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I wrote this code:

#include <stdio.h>
int main(){

        printf("Size of short int: %d \n", sizeof(short));
        printf("Size of int: %d \n", sizeof(int));
        printf("Size of long int: %d \n", sizeof(long));
        printf("Size of float: %d \n", sizeof(float));
        printf("Size of double: %d \n", sizeof(double));
        printf("Size of long double: %d \n", sizeof(long double));



    return 0;
}    

Where the output was:

Size of short int: 2
Size of int: 4
Size of long int: 4
Size of float: 4
Size of double: 8
Size of long double: 12

Naturally, there are differences between integers and floating point data types, but what is the reason behind any compiler allocating the same amount of memory to a long as it does to an int? The long was designed to handle larger values, but is put to no use if done like the above(for the case of the integer). The floating point long variety adds an additional 16 bits of allocation.

My question then, in essence, is why have the long if there will be instances of machines that make no use of its abilities?

From a K&R ebook:

The intent is that short and long should provide different lengths of integers where practical; int will
normally be the natural size for a particular machine. short is often 16 bits long, and int either 16 or
32 bits. Each compiler is free to choose appropriate sizes for its own hardware, subject only to the the
restriction that shorts and ints are at least 16 bits, longs are at least 32 bits, and short is no longer
than int, which is no longer than long.

Is there a "rule of thumb," if you will, for when a machine's compiler will opt to allocate more memory for a long than an int? And vice versa? What is the criteria?

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3  
Rule of thumb, if it's a 16-bit system, or a 64-bit system (not running Windows), then long is typically larger than int. –  Daniel Fischer Jul 10 '13 at 19:28
2  
You have to read the ANSI standard. The only requirement for long is that it must be large enough to hold an int. The compiler is free to use whatever size it feels best. –  sfstewman Jul 10 '13 at 19:29
2  
@sfstewman No, long must also be at least 32 bits wide. (And int must be at least 16 bits wide.) –  Daniel Fischer Jul 10 '13 at 19:31
    
Precisely as K&R has put it. I was just wondering of the criterion for this decision. –  sherrellbc Jul 10 '13 at 19:31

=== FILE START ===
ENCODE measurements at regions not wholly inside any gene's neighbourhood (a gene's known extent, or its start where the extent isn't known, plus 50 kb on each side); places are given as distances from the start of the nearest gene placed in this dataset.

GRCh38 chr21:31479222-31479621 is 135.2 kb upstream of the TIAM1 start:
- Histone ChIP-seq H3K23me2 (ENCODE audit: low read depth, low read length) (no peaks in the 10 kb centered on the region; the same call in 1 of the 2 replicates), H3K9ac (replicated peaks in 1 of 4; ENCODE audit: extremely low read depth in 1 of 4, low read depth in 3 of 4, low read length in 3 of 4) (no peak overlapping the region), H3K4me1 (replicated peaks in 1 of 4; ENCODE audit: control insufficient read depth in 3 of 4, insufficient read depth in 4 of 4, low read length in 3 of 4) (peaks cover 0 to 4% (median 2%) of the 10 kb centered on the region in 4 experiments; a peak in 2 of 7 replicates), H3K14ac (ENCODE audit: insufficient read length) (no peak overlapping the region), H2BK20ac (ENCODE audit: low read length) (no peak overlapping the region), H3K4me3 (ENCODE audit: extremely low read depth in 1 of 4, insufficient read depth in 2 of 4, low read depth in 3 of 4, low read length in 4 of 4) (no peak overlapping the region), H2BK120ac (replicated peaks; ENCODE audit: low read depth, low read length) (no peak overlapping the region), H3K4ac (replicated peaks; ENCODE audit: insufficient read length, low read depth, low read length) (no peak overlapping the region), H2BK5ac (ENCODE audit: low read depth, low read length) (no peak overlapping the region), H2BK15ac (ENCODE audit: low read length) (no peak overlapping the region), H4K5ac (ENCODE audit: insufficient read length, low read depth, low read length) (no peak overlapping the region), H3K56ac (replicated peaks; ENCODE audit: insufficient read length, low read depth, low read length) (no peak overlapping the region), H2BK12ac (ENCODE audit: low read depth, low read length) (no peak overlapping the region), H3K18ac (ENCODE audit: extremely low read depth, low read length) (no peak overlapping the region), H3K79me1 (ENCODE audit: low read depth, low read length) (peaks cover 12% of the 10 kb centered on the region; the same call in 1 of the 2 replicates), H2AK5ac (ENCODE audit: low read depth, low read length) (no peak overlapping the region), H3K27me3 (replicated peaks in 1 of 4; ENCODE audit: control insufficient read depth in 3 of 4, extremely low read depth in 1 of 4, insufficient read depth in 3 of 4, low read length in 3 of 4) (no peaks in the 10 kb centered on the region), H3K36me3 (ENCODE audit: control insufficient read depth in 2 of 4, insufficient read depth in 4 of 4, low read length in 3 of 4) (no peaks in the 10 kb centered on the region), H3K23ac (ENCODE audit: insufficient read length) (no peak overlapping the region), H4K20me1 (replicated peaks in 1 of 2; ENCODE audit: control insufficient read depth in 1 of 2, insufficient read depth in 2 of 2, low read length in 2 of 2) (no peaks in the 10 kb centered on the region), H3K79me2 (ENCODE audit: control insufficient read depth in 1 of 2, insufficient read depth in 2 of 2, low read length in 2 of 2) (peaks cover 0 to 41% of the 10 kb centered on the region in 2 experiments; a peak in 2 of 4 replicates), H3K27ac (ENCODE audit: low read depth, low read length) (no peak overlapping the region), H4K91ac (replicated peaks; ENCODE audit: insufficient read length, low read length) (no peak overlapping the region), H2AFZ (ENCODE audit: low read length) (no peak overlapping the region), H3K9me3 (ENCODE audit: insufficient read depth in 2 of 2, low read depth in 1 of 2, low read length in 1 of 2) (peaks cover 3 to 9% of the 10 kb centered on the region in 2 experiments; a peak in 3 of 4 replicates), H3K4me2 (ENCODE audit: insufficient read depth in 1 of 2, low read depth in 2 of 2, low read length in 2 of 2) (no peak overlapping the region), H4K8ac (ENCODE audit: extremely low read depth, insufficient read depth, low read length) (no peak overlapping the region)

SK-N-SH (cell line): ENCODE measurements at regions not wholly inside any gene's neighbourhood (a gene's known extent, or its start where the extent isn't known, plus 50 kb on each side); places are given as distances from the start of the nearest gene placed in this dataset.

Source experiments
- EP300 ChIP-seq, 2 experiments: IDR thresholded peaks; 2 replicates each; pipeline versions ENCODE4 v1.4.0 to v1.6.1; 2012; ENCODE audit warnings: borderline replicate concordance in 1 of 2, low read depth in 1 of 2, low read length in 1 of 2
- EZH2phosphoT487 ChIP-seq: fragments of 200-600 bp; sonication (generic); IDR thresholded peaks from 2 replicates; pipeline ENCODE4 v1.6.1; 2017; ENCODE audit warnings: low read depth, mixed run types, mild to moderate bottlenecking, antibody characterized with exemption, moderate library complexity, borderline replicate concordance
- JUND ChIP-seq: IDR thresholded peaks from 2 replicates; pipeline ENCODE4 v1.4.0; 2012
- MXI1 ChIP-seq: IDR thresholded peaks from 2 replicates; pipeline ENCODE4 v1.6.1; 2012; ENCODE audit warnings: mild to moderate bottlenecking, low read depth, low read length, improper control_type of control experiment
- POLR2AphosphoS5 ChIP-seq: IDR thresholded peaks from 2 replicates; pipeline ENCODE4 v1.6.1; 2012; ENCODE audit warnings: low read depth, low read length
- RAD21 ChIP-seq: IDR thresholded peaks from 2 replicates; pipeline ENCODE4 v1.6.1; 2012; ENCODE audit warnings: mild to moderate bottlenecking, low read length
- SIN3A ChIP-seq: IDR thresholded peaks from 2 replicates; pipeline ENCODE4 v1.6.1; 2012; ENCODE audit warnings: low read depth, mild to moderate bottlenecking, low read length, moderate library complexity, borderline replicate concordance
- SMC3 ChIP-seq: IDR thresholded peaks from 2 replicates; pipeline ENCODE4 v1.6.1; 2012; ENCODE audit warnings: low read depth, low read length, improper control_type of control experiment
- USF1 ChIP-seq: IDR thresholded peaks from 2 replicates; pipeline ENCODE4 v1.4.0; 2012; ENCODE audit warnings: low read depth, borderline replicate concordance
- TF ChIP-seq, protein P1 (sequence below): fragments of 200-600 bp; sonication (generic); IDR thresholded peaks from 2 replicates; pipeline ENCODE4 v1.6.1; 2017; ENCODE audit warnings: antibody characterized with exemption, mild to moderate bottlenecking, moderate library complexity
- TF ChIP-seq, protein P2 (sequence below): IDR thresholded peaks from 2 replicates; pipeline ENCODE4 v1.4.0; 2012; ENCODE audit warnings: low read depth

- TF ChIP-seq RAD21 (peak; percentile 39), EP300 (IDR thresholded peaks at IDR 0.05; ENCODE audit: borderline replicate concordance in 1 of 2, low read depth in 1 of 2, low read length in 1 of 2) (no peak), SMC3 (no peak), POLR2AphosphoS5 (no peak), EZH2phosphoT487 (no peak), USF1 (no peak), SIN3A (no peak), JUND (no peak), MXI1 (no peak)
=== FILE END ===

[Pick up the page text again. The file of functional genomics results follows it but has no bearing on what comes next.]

@DanielFischer Yes, you are correct. –  sfstewman Jul 10 '13 at 19:33
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4 Answers

up vote 2 down vote accepted

Is there a "rule of thumb," if you will, for when a machine's compiler will opt to allocate more memory for a long than an int? And vice versa? What is the criteria?

The criterion is likely "Will the target machine take advantage of a larger type?" or "Does the target machine have native registers and/or instructions which operate on this larger type?"

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I was assuming something to this nature. I was wondering if there was exact criteria, perhaps. As in, a 16/32 bit system is this way, 64 is that etc. –  sherrellbc Jul 10 '13 at 19:39
2  
@sherrellbc, for the sake of robustness it's often poor practice to have software rely on a "rule of thumb." But if you just want to gauge expectations, see @DanielFischer's comments: "if it's a 16-bit system, or a 64-bit system (not running Windows), then long is typically larger than int" –  Brian Cain Jul 10 '13 at 19:43
1  
@sherrellbc The exact criteria is the standard, which leaves this up to the compiler implementation. If you need a particular size, you're much better off using int32_t or int64_t defined in stdint.h. –  sfstewman Jul 10 '13 at 19:52
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Why have the long if there will be instances of machines that make no use of its abilities? Because some machines will make use of its abilities.

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I shouldn't have included that phrase because I address this concern later in the post when I ask the criteria. –  sherrellbc Jul 10 '13 at 19:30
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"int" are at least 16 bits and "long int" are at least 32 bits.

"int" can hold values up to 32,767 and "long int" can hold values up to 2,147,483,647.

In the limits.h header file, you can find the maximum and minimum values for the respective machines.

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On 32-bit and higher bit machines, size of long is equal to size of int which is 32bits. On 16 bit machines size of short is equal to size of int which is 16bits, while size of long is 32bits. So on 16bit machines long is 32bits which can hold large range than short and bit.

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"On 32-bit and higher bit machines, size of long is equal to size of int which is 32bits" is not a good rule of thumb because it's not true on many 64-bit machines (for example, x86_64-linux-gnu). –  Brian Cain Jul 11 '13 at 20:21
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